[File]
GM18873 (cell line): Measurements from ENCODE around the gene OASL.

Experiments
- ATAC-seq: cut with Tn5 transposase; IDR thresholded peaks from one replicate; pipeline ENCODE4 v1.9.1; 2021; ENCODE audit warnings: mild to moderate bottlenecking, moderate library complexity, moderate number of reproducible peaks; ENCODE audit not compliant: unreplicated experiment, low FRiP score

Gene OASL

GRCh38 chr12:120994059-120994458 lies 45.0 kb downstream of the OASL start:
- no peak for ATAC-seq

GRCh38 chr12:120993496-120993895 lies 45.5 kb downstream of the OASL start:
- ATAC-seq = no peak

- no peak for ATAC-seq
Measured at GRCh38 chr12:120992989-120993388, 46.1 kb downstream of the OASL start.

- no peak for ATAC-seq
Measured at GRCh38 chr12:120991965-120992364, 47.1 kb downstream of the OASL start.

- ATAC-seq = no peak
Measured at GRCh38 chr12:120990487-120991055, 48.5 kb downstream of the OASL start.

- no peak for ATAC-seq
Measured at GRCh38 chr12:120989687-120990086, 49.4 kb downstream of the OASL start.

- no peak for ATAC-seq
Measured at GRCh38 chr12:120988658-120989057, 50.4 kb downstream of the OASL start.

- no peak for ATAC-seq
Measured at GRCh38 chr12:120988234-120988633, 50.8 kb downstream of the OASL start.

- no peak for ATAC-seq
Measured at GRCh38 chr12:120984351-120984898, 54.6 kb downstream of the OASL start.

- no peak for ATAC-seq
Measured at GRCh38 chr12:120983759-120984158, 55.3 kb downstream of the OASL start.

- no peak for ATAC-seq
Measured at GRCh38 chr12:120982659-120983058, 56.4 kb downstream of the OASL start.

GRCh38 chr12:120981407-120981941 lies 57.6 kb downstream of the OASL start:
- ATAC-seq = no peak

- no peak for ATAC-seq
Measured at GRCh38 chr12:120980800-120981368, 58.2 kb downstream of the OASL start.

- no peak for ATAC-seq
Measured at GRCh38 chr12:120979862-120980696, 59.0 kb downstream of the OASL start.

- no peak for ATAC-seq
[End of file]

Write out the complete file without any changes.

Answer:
GM18873 (cell line): Measurements from ENCODE around the gene OASL.

Experiments
- ATAC-seq: cut with Tn5 transposase; IDR thresholded peaks from one replicate; pipeline ENCODE4 v1.9.1; 2021; ENCODE audit warnings: mild to moderate bottlenecking, moderate library complexity, moderate number of reproducible peaks; ENCODE audit not compliant: unreplicated experiment, low FRiP score

Gene OASL

GRCh38 chr12:120994059-120994458 lies 45.0 kb downstream of the OASL start:
- no peak for ATAC-seq

GRCh38 chr12:120993496-120993895 lies 45.5 kb downstream of the OASL start:
- ATAC-seq = no peak

- no peak for ATAC-seq
Measured at GRCh38 chr12:120992989-120993388, 46.1 kb downstream of the OASL start.

- no peak for ATAC-seq
Measured at GRCh38 chr12:120991965-120992364, 47.1 kb downstream of the OASL start.

- ATAC-seq = no peak
Measured at GRCh38 chr12:120990487-120991055, 48.5 kb downstream of the OASL start.

- no peak for ATAC-seq
Measured at GRCh38 chr12:120989687-120990086, 49.4 kb downstream of the OASL start.

- no peak for ATAC-seq
Measured at GRCh38 chr12:120988658-120989057, 50.4 kb downstream of the OASL start.

- no peak for ATAC-seq
Measured at GRCh38 chr12:120988234-120988633, 50.8 kb downstream of the OASL start.

- no peak for ATAC-seq
Measured at GRCh38 chr12:120984351-120984898, 54.6 kb downstream of the OASL start.

- no peak for ATAC-seq
Measured at GRCh38 chr12:120983759-120984158, 55.3 kb downstream of the OASL start.

- no peak for ATAC-seq
Measured at GRCh38 chr12:120982659-120983058, 56.4 kb downstream of the OASL start.

GRCh38 chr12:120981407-120981941 lies 57.6 kb downstream of the OASL start:
- ATAC-seq = no peak

- no peak for ATAC-seq
Measured at GRCh38 chr12:120980800-120981368, 58.2 kb downstream of the OASL start.

- no peak for ATAC-seq
Measured at GRCh38 chr12:120979862-120980696, 59.0 kb downstream of the OASL start.

- no peak for ATAC-seq